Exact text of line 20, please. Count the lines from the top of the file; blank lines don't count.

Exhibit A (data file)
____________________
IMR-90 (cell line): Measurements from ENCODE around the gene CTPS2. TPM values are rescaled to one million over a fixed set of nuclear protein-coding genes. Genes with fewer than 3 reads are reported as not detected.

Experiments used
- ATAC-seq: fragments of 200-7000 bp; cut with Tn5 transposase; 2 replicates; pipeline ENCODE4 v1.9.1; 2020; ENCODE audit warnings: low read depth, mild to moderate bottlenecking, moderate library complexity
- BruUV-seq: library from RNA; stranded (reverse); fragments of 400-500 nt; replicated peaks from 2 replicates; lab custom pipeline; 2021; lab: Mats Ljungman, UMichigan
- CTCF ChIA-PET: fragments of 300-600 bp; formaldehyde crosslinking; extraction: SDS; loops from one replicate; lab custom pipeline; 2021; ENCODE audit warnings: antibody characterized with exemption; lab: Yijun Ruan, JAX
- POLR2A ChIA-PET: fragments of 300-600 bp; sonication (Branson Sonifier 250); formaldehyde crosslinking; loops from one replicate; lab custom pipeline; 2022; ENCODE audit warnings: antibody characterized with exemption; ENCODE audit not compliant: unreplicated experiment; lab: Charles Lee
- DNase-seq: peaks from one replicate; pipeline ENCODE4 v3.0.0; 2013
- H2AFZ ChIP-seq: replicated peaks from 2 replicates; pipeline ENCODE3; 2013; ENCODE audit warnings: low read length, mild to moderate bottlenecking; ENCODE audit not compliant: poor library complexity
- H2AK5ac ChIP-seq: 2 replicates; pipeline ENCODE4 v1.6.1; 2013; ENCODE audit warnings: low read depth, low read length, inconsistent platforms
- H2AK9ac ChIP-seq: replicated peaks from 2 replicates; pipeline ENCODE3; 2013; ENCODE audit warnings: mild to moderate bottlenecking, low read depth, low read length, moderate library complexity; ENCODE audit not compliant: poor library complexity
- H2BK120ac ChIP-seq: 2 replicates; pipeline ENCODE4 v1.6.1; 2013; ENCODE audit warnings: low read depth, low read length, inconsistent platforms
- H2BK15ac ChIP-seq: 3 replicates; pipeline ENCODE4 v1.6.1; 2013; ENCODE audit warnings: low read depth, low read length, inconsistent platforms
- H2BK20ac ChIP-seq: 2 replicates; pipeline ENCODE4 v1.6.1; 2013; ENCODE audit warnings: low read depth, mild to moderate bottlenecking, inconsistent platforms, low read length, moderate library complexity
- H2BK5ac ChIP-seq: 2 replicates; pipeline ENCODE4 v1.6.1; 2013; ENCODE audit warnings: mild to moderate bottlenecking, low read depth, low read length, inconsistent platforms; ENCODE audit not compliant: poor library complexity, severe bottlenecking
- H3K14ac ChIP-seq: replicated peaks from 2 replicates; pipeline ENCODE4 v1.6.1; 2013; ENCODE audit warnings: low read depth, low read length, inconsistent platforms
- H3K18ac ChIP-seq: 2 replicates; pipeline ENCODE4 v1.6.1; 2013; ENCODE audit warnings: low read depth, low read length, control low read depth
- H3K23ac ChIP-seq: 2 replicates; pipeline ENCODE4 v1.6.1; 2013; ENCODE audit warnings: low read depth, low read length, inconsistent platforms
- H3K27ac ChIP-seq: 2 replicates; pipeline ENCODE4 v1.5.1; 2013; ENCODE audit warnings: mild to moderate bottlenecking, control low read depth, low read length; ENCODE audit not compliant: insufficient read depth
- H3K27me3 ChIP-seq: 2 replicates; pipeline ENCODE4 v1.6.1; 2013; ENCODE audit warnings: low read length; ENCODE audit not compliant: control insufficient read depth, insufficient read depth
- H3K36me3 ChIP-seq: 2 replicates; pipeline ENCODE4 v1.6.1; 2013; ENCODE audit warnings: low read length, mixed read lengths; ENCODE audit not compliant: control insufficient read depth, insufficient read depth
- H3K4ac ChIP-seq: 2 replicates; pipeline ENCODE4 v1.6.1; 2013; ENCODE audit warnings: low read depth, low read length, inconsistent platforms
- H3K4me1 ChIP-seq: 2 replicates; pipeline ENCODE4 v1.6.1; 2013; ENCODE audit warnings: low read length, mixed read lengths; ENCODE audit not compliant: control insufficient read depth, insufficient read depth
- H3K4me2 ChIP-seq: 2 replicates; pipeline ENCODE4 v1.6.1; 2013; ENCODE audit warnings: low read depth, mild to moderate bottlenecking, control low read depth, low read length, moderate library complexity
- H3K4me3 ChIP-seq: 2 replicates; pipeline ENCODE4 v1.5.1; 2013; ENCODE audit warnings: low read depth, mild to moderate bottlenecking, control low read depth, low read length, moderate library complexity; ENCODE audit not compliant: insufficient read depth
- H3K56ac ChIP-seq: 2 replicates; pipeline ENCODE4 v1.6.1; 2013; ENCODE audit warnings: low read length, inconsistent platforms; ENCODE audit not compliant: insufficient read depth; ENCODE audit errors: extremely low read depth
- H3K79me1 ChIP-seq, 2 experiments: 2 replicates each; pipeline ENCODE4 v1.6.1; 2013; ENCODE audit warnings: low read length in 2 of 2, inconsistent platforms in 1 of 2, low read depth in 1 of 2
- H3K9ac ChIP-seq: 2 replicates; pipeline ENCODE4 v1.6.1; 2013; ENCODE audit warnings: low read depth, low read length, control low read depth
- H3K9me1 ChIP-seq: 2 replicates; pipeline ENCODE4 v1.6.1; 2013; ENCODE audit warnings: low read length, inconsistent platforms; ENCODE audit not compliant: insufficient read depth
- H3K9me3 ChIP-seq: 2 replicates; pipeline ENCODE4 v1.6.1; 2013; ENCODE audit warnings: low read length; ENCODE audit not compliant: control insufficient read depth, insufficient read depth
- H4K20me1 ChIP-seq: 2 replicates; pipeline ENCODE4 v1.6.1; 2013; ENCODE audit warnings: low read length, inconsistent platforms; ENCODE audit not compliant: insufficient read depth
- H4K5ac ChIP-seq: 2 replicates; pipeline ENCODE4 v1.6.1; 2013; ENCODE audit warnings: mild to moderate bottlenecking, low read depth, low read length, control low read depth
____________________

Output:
- H3K36me3 ChIP-seq: 2 replicates; pipeline ENCODE4 v1.6.1; 2013; ENCODE audit warnings: low read length, mixed read lengths; ENCODE audit not compliant: control insufficient read depth, insufficient read depth